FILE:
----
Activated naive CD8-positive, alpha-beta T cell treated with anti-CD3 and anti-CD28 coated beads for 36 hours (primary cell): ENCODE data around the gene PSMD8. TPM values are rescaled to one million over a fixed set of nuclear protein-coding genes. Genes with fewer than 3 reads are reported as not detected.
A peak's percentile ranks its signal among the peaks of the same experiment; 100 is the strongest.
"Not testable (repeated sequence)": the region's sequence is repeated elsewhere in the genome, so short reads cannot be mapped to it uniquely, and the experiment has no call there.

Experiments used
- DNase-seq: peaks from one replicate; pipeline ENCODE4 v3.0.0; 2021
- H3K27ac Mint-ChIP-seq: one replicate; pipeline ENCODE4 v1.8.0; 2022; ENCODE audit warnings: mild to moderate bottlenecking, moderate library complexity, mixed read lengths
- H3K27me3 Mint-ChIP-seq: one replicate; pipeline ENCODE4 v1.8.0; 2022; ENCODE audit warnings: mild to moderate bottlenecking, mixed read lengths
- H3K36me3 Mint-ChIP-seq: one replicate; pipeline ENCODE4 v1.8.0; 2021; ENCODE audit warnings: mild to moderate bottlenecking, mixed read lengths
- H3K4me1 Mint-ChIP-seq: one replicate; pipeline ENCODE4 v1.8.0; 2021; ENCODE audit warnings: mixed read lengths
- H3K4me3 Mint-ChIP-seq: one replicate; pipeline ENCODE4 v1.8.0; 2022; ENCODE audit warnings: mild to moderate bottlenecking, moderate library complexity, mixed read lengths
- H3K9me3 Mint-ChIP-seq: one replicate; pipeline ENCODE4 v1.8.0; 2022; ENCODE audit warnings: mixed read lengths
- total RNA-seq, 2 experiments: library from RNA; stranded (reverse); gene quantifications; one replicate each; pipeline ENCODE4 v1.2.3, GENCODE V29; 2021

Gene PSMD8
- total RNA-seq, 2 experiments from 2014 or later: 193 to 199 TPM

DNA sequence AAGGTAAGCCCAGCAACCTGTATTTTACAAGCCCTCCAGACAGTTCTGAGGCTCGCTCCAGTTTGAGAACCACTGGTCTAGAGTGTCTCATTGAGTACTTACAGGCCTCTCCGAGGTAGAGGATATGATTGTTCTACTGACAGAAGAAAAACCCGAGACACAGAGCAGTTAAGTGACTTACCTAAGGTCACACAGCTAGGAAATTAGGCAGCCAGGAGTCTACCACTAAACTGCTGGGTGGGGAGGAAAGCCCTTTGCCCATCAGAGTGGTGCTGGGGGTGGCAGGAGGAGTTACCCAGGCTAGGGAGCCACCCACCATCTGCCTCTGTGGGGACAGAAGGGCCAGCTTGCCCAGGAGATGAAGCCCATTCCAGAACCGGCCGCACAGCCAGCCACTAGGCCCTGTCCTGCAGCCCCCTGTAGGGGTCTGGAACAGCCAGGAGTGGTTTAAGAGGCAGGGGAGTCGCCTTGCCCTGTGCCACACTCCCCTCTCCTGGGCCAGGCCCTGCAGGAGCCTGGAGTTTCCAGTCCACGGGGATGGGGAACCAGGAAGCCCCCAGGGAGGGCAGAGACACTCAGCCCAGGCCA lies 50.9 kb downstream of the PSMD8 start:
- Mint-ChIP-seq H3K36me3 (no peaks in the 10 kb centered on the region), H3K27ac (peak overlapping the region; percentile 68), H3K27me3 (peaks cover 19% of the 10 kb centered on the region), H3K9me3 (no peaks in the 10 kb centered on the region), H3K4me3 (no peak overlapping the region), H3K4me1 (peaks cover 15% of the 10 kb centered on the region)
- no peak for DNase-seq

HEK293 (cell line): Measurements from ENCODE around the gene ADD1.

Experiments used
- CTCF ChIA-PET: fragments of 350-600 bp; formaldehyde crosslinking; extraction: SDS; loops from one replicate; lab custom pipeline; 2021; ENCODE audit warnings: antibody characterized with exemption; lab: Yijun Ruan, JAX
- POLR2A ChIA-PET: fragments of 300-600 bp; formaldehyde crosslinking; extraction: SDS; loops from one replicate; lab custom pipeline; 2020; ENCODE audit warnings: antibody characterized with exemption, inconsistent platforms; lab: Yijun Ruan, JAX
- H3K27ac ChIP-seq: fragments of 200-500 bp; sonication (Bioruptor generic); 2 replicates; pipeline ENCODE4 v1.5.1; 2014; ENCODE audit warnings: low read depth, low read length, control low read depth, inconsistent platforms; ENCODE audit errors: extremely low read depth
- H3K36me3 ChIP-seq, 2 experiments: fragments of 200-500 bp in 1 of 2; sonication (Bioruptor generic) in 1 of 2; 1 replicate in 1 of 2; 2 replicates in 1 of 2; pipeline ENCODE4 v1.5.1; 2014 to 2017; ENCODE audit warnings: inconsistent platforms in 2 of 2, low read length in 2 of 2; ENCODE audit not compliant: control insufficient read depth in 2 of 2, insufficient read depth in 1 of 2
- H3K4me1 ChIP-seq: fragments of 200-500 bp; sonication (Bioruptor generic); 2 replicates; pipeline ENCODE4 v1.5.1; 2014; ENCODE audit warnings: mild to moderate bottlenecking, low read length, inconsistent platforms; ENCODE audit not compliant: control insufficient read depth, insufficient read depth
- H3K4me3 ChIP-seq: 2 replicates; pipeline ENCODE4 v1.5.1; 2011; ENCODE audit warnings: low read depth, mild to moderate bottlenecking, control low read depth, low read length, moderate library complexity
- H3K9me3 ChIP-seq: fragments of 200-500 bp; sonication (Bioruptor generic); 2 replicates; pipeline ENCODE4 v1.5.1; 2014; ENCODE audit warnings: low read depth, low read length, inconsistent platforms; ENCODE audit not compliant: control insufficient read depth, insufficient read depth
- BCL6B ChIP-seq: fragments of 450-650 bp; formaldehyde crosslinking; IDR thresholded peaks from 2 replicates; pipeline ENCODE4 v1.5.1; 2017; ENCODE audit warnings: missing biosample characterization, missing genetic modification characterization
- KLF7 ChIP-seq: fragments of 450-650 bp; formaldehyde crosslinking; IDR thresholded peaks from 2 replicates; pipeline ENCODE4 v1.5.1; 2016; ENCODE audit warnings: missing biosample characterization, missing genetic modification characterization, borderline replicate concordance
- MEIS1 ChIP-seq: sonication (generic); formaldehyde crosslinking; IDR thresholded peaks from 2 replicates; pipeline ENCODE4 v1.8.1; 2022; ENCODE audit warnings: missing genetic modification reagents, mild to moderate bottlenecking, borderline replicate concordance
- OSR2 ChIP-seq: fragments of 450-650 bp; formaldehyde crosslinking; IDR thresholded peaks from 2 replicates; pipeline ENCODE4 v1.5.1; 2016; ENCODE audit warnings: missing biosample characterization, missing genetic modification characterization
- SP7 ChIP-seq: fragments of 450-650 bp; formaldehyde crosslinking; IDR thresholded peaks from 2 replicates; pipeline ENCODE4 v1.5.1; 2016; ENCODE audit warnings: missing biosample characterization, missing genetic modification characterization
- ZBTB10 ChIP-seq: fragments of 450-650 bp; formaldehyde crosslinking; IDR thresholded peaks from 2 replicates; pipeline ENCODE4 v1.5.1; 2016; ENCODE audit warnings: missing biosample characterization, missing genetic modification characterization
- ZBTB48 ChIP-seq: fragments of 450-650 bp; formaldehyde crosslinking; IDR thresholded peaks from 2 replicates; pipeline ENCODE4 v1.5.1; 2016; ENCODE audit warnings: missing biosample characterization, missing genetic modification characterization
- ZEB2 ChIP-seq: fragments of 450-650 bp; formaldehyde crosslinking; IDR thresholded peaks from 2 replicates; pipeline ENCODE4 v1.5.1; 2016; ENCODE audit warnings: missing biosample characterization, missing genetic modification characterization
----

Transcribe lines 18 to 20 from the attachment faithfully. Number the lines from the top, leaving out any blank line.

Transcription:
HEK293 (cell line): Measurements from ENCODE around the gene ADD1.

Experiments used
- CTCF ChIA-PET: fragments of 350-600 bp; formaldehyde crosslinking; extraction: SDS; loops from one replicate; lab custom pipeline; 2021; ENCODE audit warnings: antibody characterized with exemption; lab: Yijun Ruan, JAX